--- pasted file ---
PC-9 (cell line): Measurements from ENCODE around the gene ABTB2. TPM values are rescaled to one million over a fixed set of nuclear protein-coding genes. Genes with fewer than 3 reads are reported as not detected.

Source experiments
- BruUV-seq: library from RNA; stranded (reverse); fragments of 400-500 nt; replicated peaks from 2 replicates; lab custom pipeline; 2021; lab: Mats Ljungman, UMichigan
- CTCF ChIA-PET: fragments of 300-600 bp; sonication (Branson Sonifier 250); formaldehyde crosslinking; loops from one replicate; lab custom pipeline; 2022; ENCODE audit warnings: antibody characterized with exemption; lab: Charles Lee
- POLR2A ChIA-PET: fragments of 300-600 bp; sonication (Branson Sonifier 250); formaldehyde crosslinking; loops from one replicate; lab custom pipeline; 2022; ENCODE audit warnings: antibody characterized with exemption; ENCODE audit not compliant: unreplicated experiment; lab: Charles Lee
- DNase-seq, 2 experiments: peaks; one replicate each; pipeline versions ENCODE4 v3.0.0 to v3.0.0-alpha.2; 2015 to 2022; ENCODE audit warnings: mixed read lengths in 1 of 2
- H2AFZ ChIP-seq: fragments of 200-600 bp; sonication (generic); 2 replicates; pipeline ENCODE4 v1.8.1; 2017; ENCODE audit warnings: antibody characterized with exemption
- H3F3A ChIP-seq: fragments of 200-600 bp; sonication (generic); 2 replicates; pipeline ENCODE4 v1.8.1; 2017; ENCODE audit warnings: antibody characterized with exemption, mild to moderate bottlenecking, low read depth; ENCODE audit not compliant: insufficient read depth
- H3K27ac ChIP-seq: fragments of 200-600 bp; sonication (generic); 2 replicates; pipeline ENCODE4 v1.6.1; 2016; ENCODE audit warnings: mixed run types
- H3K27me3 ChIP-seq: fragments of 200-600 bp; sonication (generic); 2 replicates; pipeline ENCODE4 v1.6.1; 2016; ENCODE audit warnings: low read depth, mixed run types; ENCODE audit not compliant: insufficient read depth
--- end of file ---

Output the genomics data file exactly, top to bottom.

PC-9 (cell line): Measurements from ENCODE around the gene ABTB2. TPM values are rescaled to one million over a fixed set of nuclear protein-coding genes. Genes with fewer than 3 reads are reported as not detected.

Source experiments
- BruUV-seq: library from RNA; stranded (reverse); fragments of 400-500 nt; replicated peaks from 2 replicates; lab custom pipeline; 2021; lab: Mats Ljungman, UMichigan
- CTCF ChIA-PET: fragments of 300-600 bp; sonication (Branson Sonifier 250); formaldehyde crosslinking; loops from one replicate; lab custom pipeline; 2022; ENCODE audit warnings: antibody characterized with exemption; lab: Charles Lee
- POLR2A ChIA-PET: fragments of 300-600 bp; sonication (Branson Sonifier 250); formaldehyde crosslinking; loops from one replicate; lab custom pipeline; 2022; ENCODE audit warnings: antibody characterized with exemption; ENCODE audit not compliant: unreplicated experiment; lab: Charles Lee
- DNase-seq, 2 experiments: peaks; one replicate each; pipeline versions ENCODE4 v3.0.0 to v3.0.0-alpha.2; 2015 to 2022; ENCODE audit warnings: mixed read lengths in 1 of 2
- H2AFZ ChIP-seq: fragments of 200-600 bp; sonication (generic); 2 replicates; pipeline ENCODE4 v1.8.1; 2017; ENCODE audit warnings: antibody characterized with exemption
- H3F3A ChIP-seq: fragments of 200-600 bp; sonication (generic); 2 replicates; pipeline ENCODE4 v1.8.1; 2017; ENCODE audit warnings: antibody characterized with exemption, mild to moderate bottlenecking, low read depth; ENCODE audit not compliant: insufficient read depth
- H3K27ac ChIP-seq: fragments of 200-600 bp; sonication (generic); 2 replicates; pipeline ENCODE4 v1.6.1; 2016; ENCODE audit warnings: mixed run types
- H3K27me3 ChIP-seq: fragments of 200-600 bp; sonication (generic); 2 replicates; pipeline ENCODE4 v1.6.1; 2016; ENCODE audit warnings: low read depth, mixed run types; ENCODE audit not compliant: insufficient read depth